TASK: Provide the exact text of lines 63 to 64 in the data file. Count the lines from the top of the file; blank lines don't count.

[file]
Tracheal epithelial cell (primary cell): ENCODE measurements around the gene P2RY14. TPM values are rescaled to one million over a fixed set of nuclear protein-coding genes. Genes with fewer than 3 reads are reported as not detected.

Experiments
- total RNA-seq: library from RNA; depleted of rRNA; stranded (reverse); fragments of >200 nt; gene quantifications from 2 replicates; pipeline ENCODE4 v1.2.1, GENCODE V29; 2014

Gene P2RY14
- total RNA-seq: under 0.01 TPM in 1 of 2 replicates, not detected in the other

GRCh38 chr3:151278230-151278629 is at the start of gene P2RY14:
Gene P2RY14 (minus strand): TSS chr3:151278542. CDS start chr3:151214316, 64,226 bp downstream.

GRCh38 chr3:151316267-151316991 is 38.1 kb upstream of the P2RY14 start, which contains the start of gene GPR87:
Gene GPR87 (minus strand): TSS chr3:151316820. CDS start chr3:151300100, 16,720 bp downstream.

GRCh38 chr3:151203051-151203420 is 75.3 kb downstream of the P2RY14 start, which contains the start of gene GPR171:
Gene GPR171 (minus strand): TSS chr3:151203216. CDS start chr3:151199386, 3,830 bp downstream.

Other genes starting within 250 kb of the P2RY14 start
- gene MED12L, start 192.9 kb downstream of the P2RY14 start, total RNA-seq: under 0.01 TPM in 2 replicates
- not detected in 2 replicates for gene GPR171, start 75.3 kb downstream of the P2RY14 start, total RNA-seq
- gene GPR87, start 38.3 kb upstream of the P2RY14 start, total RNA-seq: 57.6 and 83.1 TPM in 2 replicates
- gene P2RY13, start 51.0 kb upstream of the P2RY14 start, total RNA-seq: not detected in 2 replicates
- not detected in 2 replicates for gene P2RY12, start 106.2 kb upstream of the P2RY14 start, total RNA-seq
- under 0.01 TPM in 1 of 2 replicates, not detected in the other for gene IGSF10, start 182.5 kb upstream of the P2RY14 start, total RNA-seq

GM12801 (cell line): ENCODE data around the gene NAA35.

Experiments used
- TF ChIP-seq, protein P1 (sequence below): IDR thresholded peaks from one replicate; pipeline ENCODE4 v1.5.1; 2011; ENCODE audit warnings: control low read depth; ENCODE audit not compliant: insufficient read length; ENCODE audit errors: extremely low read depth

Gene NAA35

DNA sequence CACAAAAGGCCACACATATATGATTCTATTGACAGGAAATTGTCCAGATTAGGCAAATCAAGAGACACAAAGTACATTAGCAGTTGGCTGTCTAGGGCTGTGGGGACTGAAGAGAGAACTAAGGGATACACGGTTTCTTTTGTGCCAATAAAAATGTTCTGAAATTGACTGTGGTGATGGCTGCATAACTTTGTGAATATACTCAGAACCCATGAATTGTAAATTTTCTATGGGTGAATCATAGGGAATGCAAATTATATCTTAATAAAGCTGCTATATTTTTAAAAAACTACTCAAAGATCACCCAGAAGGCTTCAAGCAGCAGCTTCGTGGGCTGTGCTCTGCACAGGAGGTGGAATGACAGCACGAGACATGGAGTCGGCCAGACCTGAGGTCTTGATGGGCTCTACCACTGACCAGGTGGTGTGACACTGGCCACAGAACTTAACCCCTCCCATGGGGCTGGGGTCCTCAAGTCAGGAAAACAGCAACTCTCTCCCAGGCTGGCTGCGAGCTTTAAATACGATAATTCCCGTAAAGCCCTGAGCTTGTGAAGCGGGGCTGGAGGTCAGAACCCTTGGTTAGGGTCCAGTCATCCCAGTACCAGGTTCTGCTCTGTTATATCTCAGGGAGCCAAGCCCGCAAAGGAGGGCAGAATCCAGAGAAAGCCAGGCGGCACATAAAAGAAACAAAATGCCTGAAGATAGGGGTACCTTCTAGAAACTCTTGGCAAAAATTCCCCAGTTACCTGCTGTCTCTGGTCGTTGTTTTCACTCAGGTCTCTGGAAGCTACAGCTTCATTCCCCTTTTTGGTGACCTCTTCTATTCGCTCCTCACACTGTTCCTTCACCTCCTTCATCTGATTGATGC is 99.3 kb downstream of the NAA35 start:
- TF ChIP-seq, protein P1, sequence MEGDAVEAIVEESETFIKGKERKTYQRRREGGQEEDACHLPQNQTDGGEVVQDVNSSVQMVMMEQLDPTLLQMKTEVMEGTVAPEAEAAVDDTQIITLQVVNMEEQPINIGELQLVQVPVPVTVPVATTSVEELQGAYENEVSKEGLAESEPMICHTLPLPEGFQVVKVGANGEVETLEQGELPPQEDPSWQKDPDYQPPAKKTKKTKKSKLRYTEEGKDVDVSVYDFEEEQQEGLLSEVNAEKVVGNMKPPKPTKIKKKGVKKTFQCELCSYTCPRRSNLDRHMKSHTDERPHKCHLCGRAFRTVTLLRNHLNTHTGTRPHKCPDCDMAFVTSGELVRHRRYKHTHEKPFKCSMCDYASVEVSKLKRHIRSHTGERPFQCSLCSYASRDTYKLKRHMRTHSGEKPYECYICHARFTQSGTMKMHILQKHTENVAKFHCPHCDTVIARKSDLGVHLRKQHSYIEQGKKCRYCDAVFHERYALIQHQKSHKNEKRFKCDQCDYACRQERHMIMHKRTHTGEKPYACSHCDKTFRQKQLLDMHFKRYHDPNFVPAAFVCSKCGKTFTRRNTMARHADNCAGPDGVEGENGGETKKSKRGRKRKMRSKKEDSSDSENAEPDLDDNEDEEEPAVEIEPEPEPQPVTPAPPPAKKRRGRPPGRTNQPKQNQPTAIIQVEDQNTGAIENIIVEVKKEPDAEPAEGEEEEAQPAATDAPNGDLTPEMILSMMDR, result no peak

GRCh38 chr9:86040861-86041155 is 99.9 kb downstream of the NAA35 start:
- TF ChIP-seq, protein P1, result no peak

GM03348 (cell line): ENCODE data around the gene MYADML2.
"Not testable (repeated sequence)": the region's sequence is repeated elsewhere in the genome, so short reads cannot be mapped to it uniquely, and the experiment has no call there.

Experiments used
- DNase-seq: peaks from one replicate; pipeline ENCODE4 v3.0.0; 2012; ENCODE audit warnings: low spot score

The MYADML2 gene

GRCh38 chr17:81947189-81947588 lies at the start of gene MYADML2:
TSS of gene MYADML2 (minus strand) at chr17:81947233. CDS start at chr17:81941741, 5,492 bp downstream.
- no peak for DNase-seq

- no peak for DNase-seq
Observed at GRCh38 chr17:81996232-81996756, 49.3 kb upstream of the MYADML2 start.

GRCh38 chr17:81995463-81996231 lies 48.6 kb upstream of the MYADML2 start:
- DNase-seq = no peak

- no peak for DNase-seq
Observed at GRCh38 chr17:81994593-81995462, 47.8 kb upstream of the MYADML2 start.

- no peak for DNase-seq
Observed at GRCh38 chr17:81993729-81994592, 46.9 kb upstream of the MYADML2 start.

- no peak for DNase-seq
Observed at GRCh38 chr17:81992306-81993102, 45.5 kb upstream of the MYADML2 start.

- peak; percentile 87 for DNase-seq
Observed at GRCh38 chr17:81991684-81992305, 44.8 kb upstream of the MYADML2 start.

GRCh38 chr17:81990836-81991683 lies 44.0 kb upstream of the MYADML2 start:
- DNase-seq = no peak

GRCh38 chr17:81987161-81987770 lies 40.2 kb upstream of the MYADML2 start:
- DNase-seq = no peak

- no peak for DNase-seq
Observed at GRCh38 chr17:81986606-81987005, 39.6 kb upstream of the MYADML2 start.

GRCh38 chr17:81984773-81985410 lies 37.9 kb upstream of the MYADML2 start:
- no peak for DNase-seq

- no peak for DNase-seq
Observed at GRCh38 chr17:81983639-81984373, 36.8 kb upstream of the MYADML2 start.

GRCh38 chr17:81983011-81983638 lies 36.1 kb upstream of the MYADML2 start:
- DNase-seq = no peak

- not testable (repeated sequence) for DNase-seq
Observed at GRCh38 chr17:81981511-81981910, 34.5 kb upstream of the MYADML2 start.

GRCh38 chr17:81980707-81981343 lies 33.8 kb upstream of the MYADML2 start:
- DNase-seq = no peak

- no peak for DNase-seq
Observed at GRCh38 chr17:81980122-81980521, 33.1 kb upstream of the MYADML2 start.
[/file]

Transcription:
- no peak for DNase-seq
Observed at GRCh38 chr17:81980122-81980521, 33.1 kb upstream of the MYADML2 start.